The Blue Banner

The Student Voice of UNC Asheville

The Blue Banner

The Student Voice of UNC Asheville

The Blue Banner

UNC Asheville graduate advocates for fair treatment and livable wages for service workers in Asheville

Asheville Food and Beverage United identifies its organization as a  worker-led trade union dedicated to advocacy, support and empowerment of all service workers. The collaboration became more official in 2021 through service workers of Asheville connecting via Facebook, and AFBU formed their three-plank platform of organization. 

According to the AFBU website contributors, the organization is based on 3 basic principles: living wage for all food and service workers, paid time-off for sick leave and fair scheduling. 

Bri Snyder, 22, is a recent UNCA graduate and is currently running for the steering committee of the AFBU.

“Asheville Food and Beverage United is a trade union focusing on fair treatment with the service industry,” Snyder said. “Asheville being a tourist-based economy makes this industry large and essential to the success of the entire city.”

AFBU has additionally addressed a main concern for independent downtown service workers is the affordable parking dilemma, particularly campaigning for reduced-prices in the often half-empty parking garages. 

The issues, however, persist far beyond the parking situation.

“My goal for the restaurant industry is for us to start changing the power dynamic,” said Snyder. “I want workers to gain more power through unionizing, whether that is independently or within Asheville Food and Beverage United. I want the workers of Asheville to recognize there is power and numbers and ro see us start using that power.”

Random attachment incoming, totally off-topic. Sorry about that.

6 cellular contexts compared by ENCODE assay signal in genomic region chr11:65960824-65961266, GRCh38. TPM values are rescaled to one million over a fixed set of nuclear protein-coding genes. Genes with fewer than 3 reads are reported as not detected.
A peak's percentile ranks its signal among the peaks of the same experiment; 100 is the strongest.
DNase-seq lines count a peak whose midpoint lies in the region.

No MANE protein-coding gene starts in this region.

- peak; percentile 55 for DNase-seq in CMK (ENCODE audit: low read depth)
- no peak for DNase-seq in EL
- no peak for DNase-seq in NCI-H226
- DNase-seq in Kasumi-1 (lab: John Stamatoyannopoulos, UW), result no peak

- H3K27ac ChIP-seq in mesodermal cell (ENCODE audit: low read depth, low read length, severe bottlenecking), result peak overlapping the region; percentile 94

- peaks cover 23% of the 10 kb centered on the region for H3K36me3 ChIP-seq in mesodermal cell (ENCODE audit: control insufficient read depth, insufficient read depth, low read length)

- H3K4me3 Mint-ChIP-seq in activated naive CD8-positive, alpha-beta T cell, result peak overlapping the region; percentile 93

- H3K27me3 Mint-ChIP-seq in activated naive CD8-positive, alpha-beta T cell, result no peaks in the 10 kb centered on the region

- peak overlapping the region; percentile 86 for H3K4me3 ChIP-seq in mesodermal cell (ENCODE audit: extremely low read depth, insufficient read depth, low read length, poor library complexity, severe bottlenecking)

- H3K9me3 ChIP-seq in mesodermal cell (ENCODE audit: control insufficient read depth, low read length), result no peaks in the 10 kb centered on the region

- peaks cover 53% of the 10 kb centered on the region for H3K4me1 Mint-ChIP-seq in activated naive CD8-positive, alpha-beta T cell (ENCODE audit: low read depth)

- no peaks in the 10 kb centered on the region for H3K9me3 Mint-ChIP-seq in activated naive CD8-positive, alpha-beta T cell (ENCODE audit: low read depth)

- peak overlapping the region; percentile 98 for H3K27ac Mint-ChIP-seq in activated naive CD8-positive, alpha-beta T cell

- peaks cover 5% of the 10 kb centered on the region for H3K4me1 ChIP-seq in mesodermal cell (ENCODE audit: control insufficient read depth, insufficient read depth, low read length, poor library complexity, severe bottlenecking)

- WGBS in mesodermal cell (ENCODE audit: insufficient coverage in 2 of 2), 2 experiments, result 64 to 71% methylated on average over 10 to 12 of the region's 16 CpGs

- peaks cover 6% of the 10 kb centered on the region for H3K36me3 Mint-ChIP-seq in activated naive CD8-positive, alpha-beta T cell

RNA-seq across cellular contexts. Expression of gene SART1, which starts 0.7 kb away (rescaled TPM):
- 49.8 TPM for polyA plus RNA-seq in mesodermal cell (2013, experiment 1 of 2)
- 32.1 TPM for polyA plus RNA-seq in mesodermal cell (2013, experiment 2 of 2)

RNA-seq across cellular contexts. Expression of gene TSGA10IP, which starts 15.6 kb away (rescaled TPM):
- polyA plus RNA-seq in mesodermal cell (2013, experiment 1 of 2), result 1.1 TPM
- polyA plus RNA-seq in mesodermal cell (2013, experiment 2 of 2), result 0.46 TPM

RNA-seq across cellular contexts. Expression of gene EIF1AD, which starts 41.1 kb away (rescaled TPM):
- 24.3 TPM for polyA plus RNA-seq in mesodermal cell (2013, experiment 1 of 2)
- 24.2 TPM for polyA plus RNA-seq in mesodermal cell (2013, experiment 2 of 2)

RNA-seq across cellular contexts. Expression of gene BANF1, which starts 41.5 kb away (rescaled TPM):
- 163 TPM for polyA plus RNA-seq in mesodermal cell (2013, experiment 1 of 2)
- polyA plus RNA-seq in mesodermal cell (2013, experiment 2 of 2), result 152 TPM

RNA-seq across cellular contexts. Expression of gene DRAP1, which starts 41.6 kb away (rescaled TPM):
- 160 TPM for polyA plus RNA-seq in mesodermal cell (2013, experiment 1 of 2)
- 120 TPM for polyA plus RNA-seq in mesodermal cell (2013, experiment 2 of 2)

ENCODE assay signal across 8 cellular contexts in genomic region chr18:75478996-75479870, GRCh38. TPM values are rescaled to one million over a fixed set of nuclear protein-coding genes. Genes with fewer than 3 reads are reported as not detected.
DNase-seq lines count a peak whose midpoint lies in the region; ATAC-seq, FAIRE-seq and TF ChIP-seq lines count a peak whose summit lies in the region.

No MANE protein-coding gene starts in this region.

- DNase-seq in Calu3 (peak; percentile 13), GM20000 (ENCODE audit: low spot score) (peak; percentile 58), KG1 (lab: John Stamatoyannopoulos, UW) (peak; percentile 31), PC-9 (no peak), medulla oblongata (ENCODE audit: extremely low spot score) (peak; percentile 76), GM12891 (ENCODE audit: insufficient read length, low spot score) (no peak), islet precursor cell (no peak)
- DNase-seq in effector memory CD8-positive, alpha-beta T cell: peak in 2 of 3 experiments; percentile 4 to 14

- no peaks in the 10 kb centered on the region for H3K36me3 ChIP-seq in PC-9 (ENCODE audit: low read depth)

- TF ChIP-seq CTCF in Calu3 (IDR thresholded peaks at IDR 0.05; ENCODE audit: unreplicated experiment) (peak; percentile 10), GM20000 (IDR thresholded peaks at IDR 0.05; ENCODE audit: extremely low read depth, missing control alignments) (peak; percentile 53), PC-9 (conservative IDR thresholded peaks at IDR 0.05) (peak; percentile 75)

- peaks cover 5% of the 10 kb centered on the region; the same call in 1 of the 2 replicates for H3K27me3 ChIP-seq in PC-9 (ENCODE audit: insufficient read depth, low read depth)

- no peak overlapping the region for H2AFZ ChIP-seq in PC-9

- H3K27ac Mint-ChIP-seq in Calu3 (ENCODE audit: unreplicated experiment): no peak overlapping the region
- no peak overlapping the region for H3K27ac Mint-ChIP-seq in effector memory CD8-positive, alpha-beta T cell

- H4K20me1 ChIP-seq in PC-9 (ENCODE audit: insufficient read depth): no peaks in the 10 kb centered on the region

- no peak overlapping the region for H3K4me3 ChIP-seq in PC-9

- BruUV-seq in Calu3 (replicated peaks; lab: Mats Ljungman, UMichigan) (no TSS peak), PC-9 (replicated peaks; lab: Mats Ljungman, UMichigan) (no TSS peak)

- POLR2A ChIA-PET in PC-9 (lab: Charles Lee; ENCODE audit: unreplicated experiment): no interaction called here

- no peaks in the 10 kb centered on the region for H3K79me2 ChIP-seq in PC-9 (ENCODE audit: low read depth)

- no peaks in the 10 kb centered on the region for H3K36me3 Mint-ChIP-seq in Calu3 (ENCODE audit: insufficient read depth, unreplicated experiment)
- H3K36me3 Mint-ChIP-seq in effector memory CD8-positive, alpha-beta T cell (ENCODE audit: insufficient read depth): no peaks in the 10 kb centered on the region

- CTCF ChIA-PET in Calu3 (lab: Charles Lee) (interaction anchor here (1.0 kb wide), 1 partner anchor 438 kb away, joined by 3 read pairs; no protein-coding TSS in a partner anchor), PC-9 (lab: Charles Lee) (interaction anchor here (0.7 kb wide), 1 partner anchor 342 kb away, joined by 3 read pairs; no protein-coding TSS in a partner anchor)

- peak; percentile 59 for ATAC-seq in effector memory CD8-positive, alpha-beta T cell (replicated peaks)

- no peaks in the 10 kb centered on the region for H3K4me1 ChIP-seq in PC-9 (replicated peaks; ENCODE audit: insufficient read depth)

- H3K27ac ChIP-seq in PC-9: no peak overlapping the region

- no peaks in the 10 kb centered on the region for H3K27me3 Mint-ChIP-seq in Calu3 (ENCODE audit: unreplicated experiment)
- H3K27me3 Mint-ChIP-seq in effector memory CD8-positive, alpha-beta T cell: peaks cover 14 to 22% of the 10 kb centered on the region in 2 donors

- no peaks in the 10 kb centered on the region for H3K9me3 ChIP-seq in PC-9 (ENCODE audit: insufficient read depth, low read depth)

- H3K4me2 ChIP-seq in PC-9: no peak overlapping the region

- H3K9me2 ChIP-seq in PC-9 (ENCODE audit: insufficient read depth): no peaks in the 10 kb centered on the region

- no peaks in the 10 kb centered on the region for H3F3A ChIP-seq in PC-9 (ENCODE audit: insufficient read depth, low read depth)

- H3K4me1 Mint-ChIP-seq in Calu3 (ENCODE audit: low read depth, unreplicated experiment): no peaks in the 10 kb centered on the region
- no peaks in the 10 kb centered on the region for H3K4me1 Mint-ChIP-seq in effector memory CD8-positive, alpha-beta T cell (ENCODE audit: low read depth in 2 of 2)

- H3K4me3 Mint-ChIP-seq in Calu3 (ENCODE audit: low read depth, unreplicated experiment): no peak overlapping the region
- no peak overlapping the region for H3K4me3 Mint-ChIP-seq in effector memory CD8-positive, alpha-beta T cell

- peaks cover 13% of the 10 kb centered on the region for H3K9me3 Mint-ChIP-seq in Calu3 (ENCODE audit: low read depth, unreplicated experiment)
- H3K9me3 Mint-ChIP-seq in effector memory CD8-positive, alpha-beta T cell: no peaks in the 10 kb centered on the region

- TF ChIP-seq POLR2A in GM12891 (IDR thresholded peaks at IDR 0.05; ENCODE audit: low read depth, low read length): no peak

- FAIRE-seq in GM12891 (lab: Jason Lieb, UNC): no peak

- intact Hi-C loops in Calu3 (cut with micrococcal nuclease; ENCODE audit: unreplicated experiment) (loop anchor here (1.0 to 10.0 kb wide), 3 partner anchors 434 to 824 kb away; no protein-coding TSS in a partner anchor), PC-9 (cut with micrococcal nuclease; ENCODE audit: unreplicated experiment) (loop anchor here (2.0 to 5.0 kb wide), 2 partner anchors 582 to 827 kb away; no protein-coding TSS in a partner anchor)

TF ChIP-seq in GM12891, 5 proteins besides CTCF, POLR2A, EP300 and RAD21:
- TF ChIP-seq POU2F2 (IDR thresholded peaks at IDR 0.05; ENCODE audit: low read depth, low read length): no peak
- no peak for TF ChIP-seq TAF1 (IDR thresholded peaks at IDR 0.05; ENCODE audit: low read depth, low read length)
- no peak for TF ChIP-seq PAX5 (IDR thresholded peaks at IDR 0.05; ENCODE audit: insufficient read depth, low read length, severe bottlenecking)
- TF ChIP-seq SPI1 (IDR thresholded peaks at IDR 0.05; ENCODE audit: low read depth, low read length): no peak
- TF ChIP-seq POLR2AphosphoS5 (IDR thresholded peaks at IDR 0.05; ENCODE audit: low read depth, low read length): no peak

Andrew James of WLOS reported in 2022 that 4 in 10 WNC residents spend more than 50% of their income on housing. 

“This doesn’t leave room for healthcare or savings, and these jobs don’t come with retirement plans so the future of these workers is bleak,” Snyder said. “I think our culture sees these jobs as temporary or something you do through college, but with a lack of other opportunities in Asheville many people are forced to stay in these industries.”

In 2023, the Point in Time annual census on homeless individuals reported 573 houseless people in Asheville.  

“Asheville currently has the second highest rate of gentrification in the United States and we are feeling the effects of this,” Snyder said. “Being in a community that is experiencing the same thing and is motivated to do something about it has given me purpose and it’s given my anger about the situation a healthy outlet.”

AFBU is in affiliation with Just Economics of Western North Carolina, a membership-based advocacy group focusing on sustainable economics and advocacy for all workers. 

“People can join Asheville Food and Beverage United right now on their website, and if people can’t afford to pay dues they can apply and receive a waiver so that they can still be a member,” said Snyder. “The more members we have, the more we can help each other.”

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